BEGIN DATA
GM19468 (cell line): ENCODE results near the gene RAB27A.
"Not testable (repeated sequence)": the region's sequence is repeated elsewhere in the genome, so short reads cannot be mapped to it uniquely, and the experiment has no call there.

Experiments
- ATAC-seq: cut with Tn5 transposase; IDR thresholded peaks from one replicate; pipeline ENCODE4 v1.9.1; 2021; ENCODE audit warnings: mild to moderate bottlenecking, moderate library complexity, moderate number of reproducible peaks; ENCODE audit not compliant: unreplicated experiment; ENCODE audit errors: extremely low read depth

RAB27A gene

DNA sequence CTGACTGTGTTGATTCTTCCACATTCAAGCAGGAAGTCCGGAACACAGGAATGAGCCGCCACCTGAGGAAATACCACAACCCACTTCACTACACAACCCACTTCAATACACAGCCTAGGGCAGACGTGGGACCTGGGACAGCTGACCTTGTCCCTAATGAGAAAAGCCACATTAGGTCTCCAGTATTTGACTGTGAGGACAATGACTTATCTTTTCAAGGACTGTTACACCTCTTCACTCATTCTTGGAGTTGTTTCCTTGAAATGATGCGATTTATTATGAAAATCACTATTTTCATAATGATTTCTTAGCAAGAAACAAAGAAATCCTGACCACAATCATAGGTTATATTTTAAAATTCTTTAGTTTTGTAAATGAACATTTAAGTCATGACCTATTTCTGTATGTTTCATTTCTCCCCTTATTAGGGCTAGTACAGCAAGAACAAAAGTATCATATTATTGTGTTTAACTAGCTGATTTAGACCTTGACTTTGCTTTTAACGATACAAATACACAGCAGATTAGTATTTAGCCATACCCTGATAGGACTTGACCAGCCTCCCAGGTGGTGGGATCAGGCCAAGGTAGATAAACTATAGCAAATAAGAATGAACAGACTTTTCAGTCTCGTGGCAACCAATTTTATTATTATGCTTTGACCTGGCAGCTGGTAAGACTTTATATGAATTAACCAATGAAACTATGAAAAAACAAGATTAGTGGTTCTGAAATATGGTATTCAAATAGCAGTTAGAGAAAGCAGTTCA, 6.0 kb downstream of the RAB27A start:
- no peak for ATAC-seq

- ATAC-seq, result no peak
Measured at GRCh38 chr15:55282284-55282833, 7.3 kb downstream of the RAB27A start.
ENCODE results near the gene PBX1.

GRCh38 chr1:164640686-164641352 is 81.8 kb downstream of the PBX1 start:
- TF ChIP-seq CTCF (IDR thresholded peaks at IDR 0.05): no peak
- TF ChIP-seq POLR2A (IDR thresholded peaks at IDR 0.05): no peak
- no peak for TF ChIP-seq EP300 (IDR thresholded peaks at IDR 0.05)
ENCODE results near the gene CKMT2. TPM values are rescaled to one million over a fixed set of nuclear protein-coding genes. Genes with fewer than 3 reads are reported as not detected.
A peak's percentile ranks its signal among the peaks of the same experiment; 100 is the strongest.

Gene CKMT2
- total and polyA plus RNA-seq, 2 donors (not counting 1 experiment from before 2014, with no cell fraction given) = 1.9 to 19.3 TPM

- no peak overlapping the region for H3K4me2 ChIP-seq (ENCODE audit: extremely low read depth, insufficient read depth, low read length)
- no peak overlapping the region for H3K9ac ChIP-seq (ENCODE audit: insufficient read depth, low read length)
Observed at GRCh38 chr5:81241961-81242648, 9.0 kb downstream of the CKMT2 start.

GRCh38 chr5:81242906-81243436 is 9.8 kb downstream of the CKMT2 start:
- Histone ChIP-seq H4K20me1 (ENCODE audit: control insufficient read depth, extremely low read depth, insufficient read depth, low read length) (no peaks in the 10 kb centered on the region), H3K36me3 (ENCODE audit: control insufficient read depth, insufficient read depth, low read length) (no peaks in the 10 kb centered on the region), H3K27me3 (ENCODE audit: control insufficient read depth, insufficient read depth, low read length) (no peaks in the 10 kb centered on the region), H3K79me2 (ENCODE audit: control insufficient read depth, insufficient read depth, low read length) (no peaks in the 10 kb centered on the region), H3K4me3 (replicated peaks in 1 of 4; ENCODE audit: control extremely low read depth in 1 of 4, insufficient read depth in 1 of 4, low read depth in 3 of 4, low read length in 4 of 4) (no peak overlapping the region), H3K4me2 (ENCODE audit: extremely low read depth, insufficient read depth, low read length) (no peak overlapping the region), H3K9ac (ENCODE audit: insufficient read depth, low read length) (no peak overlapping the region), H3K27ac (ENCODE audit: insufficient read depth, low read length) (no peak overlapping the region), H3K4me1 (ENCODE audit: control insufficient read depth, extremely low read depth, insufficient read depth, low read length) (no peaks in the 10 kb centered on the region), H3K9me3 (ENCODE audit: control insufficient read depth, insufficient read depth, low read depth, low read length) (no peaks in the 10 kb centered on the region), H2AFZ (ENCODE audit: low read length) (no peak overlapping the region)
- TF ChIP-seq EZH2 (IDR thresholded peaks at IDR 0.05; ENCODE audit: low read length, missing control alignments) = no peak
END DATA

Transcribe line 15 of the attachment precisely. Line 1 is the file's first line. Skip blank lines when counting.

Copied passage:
ENCODE results near the gene CKMT2. TPM values are rescaled to one million over a fixed set of nuclear protein-coding genes. Genes with fewer than 3 reads are reported as not detected.